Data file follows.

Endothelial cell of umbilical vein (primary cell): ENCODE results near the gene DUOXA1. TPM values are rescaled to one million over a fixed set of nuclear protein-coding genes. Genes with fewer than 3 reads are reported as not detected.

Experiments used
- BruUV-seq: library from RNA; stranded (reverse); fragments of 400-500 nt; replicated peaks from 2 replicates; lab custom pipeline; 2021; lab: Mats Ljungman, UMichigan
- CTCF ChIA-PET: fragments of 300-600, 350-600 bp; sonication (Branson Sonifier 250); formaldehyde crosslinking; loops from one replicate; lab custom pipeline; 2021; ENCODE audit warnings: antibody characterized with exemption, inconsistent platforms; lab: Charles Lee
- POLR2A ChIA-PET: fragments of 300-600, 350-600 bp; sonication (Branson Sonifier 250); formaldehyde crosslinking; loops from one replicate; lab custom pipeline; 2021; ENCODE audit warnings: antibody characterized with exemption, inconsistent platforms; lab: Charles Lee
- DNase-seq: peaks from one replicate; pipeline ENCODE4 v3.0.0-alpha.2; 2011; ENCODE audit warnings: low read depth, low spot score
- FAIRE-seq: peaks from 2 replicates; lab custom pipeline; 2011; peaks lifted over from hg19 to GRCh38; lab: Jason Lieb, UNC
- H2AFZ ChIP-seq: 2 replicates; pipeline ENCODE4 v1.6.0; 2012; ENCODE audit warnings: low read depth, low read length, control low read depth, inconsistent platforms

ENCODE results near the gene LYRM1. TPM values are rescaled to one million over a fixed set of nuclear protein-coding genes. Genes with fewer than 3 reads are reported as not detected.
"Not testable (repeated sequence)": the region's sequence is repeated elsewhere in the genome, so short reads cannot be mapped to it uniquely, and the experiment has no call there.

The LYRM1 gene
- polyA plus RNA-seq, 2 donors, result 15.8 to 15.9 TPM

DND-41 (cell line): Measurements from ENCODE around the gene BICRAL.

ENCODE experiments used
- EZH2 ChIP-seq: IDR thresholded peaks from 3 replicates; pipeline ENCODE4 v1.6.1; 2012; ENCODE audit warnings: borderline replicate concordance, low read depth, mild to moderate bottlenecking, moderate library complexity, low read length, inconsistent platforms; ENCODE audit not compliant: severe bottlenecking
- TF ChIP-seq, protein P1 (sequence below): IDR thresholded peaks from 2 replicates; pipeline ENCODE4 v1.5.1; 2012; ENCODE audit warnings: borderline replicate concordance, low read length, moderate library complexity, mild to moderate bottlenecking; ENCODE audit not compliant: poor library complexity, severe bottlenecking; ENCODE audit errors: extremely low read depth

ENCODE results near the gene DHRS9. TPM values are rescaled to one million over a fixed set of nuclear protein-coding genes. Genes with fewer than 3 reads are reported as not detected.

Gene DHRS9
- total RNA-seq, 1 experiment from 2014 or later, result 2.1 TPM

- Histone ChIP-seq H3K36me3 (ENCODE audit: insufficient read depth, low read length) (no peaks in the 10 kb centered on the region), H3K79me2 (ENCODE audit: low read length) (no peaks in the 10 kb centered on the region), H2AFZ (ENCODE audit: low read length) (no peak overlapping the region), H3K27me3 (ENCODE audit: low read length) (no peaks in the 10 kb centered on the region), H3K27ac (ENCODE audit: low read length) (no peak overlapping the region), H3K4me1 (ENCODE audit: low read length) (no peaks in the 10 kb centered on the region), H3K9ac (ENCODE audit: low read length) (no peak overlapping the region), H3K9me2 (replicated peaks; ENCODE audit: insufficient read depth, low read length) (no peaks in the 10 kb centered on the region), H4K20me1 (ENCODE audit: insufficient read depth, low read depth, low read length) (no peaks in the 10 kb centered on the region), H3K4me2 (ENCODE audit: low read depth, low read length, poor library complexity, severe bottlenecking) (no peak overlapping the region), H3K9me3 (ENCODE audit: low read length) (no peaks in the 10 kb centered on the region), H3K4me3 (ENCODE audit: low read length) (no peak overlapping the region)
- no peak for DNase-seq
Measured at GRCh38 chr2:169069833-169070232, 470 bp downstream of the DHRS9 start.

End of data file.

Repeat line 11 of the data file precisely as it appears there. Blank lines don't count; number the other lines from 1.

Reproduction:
The LYRM1 gene